Jason's thoughts - The sliding rocks were FREAKY and so interesting. This land is so perfectly flat and so dry the surface becomes a sort of heated slide and the strong winds actually push the rocks around on the dry bed. See the pictures on this page and also this Death Valley sliding rock picture. When deciding to actually drive say 5-12 miles ONE WAY on an incredibly rocky and tough offroad dirt road REMEMBER you will only be moving about 5-10 miles an hour IF you don't break down. We went 27 miles ONE WAY to see the RaceTrack and it took over 3 hours of arduous, tire splitting, back twisting, neck twisting, dusty driving. We were actually sore for about 4 days after the trip was over due to all the roughness. Fun though because we don't take our van offroad too much. It was also super nice because when we got to the RaceTrack NOBODY was there the entire time we were there. Very romantic and almost surreal.
Kelly's thoughts - Unless you plan to visit Scotty's Castle in the northern part of Death Valley and maybe The Racetrack, I personally would not make the trip to see Ubehebe Crater. On second thought, maybe I should've spent more time hiking the crater loop. What a wild ride on the long 27 mile washboard, rock, gravel, dirt road of Racetrack Road. When we got to The Racetrack we were the only ones there for hours. And, of course, I am the one that got us into this mess. I wish I had gotten a picture of us at Teakettle Junction.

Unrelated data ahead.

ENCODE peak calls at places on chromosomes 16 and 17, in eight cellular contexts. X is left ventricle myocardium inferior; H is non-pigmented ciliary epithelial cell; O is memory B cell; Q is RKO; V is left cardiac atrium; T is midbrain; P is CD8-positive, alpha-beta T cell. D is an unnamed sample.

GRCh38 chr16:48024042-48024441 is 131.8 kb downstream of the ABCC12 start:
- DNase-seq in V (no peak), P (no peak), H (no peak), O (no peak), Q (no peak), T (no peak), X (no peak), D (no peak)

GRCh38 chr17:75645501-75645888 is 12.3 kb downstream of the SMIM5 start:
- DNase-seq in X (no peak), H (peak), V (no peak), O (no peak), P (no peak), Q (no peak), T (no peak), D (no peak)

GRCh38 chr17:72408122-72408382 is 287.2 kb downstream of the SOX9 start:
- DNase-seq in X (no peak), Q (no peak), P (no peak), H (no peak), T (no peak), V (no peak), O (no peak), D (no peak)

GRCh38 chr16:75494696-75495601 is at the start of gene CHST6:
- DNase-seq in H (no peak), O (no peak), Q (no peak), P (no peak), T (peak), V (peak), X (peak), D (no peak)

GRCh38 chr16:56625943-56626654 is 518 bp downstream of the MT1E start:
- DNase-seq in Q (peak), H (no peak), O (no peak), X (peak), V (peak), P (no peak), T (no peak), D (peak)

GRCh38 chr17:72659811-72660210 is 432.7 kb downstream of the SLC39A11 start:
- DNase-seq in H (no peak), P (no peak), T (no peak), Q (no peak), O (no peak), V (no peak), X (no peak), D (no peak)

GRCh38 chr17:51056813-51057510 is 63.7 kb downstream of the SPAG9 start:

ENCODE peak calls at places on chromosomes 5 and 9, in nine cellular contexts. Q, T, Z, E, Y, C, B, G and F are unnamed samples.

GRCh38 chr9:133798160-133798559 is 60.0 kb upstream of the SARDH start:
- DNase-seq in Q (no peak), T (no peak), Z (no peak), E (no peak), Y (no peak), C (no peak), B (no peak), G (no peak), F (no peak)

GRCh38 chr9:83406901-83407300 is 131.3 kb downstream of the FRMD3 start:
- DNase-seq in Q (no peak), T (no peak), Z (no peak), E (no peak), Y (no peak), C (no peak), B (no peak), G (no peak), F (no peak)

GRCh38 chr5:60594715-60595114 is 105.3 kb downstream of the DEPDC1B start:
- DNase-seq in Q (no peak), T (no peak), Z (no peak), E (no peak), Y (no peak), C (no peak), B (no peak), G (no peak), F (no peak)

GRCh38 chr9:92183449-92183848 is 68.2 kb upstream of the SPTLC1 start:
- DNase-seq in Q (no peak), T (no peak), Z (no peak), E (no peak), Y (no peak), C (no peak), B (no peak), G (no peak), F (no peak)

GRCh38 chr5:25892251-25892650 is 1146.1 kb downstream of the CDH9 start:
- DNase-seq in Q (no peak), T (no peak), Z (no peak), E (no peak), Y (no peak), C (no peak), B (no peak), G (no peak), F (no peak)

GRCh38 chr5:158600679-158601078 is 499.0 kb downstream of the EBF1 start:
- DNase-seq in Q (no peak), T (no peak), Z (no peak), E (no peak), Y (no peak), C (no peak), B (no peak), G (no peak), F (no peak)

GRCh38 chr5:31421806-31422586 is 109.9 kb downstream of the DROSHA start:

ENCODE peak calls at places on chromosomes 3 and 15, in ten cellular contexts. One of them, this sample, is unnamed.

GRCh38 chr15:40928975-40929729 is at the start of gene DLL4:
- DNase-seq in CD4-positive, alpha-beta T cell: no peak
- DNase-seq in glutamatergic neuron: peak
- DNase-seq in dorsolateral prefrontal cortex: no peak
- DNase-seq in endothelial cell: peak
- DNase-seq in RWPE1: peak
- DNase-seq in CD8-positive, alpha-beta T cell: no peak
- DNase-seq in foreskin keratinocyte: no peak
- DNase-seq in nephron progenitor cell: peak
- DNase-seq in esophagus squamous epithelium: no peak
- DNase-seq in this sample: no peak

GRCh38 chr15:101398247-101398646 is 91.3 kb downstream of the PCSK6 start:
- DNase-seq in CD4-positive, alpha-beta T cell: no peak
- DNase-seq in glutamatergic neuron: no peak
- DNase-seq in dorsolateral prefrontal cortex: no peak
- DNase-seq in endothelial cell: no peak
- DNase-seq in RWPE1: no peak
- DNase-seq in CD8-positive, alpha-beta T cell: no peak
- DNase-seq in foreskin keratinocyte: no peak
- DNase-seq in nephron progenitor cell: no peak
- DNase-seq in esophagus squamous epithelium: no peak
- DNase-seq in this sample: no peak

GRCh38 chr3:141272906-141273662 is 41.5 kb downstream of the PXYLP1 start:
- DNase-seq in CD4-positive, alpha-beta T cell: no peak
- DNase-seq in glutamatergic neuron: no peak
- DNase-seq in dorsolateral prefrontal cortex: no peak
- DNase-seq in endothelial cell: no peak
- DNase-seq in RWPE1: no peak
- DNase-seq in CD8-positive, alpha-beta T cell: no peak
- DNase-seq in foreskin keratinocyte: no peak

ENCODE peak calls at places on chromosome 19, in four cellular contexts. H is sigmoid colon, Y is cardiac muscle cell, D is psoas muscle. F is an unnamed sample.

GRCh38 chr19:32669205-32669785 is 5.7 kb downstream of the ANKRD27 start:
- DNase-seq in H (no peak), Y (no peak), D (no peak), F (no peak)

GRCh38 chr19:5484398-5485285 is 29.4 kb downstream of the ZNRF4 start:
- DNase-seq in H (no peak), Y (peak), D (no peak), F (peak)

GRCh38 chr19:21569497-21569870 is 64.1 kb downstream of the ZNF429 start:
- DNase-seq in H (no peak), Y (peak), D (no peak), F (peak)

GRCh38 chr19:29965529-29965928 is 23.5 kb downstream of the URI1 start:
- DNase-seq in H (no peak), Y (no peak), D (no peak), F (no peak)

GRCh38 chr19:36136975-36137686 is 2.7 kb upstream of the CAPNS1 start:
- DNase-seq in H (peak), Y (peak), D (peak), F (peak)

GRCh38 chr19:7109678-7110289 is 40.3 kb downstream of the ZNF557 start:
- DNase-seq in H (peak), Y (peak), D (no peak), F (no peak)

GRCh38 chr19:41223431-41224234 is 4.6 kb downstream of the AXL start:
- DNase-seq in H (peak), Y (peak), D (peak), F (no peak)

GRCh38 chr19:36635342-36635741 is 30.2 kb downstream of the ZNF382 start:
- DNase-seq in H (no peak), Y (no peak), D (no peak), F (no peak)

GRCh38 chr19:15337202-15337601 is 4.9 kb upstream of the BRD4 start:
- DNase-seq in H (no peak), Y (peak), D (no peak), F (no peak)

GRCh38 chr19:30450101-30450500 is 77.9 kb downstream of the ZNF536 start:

Above: Picture of sand dunes in Death Valley. Travel Info - There are very few fuel stops in Death Valley and it sells for twice the normal rate elsewhere; some locations close without warning. Fill up outside the park. Death Valley National Park is located in southeastern California with a little part of it in southwestern Nevada.
Visit RV Camping for more information on RV parks in and outside of Death Valley. More information on the Sand Dunes, Zabriskie Point, and Salt Creek. Click More on the wildflowers of Death Valley. More on the Golden Canyon Gower Gulch Loop and Scotty's Castle.